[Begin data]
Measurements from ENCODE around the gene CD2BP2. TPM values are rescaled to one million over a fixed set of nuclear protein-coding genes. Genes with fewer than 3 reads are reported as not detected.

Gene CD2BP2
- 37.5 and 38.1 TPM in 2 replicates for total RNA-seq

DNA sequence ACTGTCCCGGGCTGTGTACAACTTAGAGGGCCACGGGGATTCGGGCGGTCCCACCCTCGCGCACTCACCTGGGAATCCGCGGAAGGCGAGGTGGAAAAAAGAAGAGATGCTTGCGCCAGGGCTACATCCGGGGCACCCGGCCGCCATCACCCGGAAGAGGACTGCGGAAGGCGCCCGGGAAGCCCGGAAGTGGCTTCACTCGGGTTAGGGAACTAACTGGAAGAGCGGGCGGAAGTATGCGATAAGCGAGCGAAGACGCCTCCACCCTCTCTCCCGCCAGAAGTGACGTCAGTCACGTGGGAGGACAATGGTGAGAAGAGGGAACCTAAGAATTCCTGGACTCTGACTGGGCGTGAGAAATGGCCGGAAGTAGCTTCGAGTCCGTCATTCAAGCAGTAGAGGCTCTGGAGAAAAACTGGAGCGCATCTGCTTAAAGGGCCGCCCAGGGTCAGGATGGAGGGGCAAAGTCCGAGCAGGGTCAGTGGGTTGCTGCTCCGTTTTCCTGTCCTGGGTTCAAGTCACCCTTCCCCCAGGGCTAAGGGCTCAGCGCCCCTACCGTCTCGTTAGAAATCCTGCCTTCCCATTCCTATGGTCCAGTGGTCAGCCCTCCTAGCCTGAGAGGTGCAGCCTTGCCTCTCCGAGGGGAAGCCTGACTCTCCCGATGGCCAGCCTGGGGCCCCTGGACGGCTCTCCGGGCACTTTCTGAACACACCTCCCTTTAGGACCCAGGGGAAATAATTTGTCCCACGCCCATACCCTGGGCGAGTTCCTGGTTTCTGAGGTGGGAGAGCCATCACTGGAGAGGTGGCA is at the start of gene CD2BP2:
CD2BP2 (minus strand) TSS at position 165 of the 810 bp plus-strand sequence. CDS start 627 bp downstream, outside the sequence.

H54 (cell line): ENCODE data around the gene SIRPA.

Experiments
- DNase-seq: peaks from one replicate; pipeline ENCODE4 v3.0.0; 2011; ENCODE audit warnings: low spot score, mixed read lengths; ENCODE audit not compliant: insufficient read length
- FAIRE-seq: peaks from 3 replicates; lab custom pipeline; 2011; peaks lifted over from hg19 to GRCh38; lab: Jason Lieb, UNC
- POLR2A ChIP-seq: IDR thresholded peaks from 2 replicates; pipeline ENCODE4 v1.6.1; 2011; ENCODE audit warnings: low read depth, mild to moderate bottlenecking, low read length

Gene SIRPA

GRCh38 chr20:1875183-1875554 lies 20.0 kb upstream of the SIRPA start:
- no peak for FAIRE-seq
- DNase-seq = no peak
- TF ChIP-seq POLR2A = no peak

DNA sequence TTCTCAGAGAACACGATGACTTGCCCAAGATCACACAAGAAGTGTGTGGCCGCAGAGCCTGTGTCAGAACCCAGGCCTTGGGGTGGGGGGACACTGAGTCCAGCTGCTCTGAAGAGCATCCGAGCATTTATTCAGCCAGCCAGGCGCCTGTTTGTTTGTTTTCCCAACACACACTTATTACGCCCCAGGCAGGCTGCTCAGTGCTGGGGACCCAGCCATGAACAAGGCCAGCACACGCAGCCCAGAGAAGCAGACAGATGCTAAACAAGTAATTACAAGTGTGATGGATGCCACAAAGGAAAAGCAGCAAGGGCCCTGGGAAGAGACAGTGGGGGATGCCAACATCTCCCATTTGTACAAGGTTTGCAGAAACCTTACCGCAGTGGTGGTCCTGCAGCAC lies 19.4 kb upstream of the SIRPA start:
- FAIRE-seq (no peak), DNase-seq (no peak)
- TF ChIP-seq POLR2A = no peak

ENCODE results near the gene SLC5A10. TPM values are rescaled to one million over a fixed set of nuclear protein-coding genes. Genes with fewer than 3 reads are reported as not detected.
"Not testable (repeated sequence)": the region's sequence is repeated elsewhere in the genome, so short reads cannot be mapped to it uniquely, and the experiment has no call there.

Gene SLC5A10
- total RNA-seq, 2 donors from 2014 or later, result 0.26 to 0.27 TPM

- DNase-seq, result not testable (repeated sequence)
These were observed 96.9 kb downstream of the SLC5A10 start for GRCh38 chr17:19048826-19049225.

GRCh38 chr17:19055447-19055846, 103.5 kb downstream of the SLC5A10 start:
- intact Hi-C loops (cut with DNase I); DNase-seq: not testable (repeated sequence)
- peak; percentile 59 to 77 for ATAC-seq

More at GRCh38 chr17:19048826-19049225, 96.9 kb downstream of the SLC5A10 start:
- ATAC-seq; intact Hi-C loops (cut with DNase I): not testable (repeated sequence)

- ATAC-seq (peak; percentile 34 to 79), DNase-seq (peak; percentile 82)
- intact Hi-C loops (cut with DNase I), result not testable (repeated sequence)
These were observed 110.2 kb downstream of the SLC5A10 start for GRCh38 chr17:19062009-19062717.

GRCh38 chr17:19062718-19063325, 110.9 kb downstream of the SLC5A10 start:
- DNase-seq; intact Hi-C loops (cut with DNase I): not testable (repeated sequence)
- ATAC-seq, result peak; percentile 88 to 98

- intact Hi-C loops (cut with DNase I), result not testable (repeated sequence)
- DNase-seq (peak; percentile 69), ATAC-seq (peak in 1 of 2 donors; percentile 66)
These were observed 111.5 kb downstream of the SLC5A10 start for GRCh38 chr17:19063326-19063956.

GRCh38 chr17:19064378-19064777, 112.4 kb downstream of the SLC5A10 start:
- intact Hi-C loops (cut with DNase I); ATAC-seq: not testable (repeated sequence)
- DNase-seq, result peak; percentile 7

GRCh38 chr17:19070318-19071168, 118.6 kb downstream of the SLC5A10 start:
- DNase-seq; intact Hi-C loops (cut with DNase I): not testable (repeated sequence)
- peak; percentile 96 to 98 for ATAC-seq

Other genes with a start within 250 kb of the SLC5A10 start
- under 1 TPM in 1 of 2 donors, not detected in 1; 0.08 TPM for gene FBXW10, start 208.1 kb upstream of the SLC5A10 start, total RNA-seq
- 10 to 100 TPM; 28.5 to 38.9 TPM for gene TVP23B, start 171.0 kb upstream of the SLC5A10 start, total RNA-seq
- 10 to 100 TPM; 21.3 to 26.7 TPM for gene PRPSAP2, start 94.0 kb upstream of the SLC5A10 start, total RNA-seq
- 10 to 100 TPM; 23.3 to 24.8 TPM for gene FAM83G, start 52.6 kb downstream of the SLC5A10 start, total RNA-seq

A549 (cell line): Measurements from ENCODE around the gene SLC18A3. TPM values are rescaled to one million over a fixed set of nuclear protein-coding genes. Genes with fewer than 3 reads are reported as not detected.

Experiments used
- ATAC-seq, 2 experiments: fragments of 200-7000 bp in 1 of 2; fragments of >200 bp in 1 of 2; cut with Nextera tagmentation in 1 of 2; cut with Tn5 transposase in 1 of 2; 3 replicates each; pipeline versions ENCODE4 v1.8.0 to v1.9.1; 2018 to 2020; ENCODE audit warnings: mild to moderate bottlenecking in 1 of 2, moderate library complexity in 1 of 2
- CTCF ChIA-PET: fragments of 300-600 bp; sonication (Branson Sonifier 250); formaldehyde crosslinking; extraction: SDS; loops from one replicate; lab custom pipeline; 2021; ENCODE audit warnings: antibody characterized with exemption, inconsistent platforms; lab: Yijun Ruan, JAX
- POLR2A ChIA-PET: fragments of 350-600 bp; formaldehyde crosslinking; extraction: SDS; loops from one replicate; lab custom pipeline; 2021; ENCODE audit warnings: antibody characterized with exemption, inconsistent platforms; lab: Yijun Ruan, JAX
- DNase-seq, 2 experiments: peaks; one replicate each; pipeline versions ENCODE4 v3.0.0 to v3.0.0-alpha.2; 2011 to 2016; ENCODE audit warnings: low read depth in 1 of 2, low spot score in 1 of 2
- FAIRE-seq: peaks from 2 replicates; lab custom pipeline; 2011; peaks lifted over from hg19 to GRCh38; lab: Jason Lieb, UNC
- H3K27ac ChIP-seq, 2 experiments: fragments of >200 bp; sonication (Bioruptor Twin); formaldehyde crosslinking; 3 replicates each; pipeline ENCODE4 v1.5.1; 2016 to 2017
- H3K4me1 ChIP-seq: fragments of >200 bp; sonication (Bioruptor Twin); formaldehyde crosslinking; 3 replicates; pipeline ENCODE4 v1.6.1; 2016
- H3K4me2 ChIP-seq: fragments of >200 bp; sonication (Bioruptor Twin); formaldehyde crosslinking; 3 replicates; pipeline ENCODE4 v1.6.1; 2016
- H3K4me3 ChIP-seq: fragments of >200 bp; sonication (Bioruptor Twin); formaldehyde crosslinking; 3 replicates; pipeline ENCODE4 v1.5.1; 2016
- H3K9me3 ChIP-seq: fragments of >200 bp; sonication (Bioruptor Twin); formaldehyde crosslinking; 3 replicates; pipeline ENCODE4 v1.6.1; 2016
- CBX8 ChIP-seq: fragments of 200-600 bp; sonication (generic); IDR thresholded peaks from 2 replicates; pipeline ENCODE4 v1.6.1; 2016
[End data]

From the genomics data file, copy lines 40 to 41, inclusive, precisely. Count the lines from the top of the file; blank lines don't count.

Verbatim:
- intact Hi-C loops (cut with DNase I); ATAC-seq: not testable (repeated sequence)
- DNase-seq, result peak; percentile 7